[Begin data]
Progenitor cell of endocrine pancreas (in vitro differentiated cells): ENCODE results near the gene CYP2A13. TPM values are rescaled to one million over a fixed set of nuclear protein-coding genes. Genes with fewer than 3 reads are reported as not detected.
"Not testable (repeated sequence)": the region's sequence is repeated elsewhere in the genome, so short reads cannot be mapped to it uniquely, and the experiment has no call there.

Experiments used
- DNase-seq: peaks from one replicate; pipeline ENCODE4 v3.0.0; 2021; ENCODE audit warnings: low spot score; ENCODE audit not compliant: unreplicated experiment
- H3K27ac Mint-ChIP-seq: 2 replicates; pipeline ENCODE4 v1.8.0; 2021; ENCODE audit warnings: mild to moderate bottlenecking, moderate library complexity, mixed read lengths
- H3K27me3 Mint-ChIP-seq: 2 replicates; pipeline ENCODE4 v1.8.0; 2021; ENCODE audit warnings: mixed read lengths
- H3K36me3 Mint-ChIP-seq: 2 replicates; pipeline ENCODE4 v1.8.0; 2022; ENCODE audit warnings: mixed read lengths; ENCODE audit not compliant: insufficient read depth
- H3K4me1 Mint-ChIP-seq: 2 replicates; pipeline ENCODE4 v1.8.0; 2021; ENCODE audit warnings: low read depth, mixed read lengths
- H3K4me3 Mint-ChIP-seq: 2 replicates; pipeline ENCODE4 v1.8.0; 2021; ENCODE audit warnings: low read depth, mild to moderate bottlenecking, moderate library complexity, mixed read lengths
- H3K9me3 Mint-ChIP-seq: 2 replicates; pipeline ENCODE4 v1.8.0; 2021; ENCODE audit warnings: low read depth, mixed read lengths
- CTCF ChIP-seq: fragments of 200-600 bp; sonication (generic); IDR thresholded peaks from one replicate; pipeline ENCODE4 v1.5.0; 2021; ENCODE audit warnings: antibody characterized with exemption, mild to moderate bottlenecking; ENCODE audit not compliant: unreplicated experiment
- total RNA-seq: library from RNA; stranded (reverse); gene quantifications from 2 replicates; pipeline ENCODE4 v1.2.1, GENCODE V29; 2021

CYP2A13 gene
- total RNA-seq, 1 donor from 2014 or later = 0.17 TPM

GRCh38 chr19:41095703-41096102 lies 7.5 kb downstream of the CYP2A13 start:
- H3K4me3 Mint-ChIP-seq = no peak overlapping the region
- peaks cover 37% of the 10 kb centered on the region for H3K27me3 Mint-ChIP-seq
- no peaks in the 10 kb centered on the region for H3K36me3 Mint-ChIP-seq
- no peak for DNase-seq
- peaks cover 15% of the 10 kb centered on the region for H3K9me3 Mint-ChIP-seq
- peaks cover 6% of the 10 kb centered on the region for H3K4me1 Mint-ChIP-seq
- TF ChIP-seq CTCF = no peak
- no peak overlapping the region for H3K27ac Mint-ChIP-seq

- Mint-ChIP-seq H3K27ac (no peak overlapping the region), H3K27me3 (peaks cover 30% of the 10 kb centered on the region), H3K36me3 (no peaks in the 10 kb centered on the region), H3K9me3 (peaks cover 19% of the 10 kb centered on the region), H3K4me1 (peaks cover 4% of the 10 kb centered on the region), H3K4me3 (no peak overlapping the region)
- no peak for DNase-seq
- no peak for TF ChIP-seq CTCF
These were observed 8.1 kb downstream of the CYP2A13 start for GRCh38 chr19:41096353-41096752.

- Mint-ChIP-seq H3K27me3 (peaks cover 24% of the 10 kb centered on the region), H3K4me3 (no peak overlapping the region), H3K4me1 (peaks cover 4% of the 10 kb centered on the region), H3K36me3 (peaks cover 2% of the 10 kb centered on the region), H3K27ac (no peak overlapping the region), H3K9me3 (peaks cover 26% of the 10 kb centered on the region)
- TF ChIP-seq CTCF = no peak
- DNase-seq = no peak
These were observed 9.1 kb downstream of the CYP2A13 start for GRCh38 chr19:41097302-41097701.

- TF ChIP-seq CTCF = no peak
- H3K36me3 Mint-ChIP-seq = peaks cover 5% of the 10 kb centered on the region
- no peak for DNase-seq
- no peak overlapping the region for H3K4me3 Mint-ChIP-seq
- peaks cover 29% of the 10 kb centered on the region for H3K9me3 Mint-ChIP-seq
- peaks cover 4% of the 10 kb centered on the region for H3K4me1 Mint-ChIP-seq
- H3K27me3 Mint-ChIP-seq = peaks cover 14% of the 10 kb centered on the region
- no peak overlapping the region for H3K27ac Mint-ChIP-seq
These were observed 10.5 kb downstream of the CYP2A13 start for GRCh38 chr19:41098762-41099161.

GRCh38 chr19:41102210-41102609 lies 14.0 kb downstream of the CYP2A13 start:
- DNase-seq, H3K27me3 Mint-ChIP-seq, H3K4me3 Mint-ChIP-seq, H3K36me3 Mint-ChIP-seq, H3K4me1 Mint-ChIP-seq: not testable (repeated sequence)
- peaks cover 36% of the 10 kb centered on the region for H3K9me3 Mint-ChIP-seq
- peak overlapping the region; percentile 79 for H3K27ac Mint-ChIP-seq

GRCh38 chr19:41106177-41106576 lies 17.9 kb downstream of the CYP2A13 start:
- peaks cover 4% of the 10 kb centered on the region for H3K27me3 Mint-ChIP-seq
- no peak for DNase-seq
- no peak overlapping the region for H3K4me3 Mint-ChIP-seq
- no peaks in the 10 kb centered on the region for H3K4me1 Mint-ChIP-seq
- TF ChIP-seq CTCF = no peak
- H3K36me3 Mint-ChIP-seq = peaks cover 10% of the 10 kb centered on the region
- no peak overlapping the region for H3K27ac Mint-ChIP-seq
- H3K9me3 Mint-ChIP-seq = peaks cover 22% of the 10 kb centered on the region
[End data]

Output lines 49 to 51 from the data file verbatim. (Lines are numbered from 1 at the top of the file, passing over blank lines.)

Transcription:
- no peaks in the 10 kb centered on the region for H3K4me1 Mint-ChIP-seq
- TF ChIP-seq CTCF = no peak
- H3K36me3 Mint-ChIP-seq = peaks cover 10% of the 10 kb centered on the region